Oh. My. Goodness. Of course, they’re the funniest when they don’t mean to be. I try to show that in the blog, but most of it goes by too fast to capture. But there are moments… like when we had Serena living with us and they taught her (barely 2 years old) to burp her ABC’s, or the time I had little Gunnar at the grocery store and we were in line behind a (teen? young man?) with a purple Mohawk and lots of goth/punk accessories. Gunnar looked him over, with wide eyes, and then announced, “Mama! He looks like a PORCUPINE!”

5. Snuggles

Hah! They may be getting bigger, but I still get plenty of lovin’!

I'm reluctant to tag anyone because it seems like a busy time of year. But if you want to play, leave me a message - I'd love to see what you have to say.

Friday, May 22, 2009

Death is not dying

Have you seen this - Death is not Dying?

My friend Susan, in Brazil, sent me this link. I don't have the techie cleverness to import the video, but you can click the link above and see it for yourselves.

And you should.

But wait until the kids are in bed, because it's almost an hour long and you won't want to be interrupted. And you'll want tissues.

Rachel is a young mother and wife, and she is dying of breast cancer that has spread to her bones, liver, and brain. She was asked to speak to the women's group at her church in Vancouver, B.C. They expected about 40, but apparently ended up changing the venue to accommodate ~600 women. She clearly and compellingly gives a reason for the hope that she has. You'll want to listen.

(And this isn't some kind of infomercial... they're not selling or soliciting anything.)

Thursday, May 21, 2009

Tales of Lost Underwear


Well, what makes this funnier is that just yesterday my friend Cutzi told a story about her 3-year-old losing his underwear, and I thought, "Ha ha! Aren't 3-year-olds funny?!"

And then, this...

Gunnar sweet-talked Daddy into letting him sleep in the big bed last night. Sometime in the middle of the night, he (Gunnar) got very restless - talking and fidgeting in his sleep. Well, experience has taught me that restlessness probably means he needs to go potty. But I'm not the only heavy sleeper in the house....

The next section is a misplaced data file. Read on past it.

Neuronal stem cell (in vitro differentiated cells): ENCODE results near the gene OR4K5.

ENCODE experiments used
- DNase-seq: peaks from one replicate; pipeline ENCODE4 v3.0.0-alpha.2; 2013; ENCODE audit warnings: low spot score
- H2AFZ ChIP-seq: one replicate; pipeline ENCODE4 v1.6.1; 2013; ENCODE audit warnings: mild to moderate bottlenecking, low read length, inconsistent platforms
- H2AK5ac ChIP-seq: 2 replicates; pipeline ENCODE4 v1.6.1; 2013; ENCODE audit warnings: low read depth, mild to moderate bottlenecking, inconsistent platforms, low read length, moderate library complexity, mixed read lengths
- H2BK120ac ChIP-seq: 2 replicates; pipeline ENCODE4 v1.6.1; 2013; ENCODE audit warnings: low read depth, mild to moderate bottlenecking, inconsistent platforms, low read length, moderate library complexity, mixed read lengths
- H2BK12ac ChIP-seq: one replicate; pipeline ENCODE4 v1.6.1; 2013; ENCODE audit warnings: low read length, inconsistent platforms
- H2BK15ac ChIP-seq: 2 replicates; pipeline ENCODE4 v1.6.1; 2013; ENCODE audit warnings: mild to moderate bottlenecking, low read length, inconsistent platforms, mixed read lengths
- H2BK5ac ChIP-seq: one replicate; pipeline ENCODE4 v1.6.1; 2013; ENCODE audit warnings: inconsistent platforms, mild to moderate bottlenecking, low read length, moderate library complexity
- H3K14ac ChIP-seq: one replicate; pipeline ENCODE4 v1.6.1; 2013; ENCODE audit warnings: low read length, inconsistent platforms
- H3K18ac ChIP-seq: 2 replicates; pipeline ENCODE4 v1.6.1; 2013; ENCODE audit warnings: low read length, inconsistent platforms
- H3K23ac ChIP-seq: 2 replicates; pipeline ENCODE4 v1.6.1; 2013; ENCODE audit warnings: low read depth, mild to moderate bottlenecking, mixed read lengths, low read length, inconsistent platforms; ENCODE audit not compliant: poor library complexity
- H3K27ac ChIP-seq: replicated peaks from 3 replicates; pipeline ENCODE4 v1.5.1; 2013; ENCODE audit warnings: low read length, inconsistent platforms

Sometime in the middle of the night:

Me - "Gunnar, get up and go potty."

Gunnar - "Okay mommy." But no progress toward the bathroom.

Me - "Gunnar, you need to get up and go to the bathroom.

Gunnar - "Okay mommy." He pushes the covers back.

Me - "Gunnar, you need to get out of bed and go to the bathroom."

Gunnar - "Okay mommy." He stands on the floor.

Me - Waiting for progress... "Gunnar, go to the bathroom."

Gunnar - No response, but I hear him removing his pajamas. He is standing in front of Kerry's dresser.

Me - "Gunnar! Go into the bathroom and go potty in the toilet!"

Gunnar - Gives me a bewildered look, but shuffles into the bathroom with an, "Okay Mommy."

Me - Hearing little tinkling sounds in the toilet, I realize that I am now fully awake and get up to use the bathroom myself.

Gunnar - exits the bathroom with nothing on but his pajama top.

Me - "Gunnar, put your jammies back on."

Gunnar - "Okay Mommy."

Early this morning:

Me -wake up before 6:30, but stay in bed, not wanting to wake anyone else.

Gunnar - begins to stir at about 6:45, gives me a cuddle, then raises the covers and fumbles around down below. And says,...

"Mommy, where are my underwear?"

Tuesday, May 19, 2009

More on MSH

Just for perspective, this is Mt. St. Helens, before,

and after.

Can you believe "only" 57 people were killed? Not to make light of their lives, but - really - look at how much of the mountain is missing, and then check out this (short) video.

Really, click HERE and I'll wait.

The series of photos at the beginning just take my breath away. Although the mountain looks black, most of what you see in the photos is snow and glaciers, covered with dirty ash. When the earthquake collapsed the north side of the mountain, an unbelievable amount of snow was instantly melted, causing a huge, hot mudflow. Part of the reason the volcano erupted so explosively was much of that ice and snow flashing instantly into steam.

If you ever have the chance to visit the area, DO IT.

There are three visitors centers - one to the west near I-5, and two up the highway near the mountain. (Although I've heard that the most impressive, the Johnston Ridge Observatory, has been closed. You can still drive up there, but can't get in the building. Too bad!) Just outside the park, Weyerhaeuser's Forest Learning Center had a ton of hands-on stuff for the kids, and several herds of elk tend to 'hang around' in plain view, below in the valley.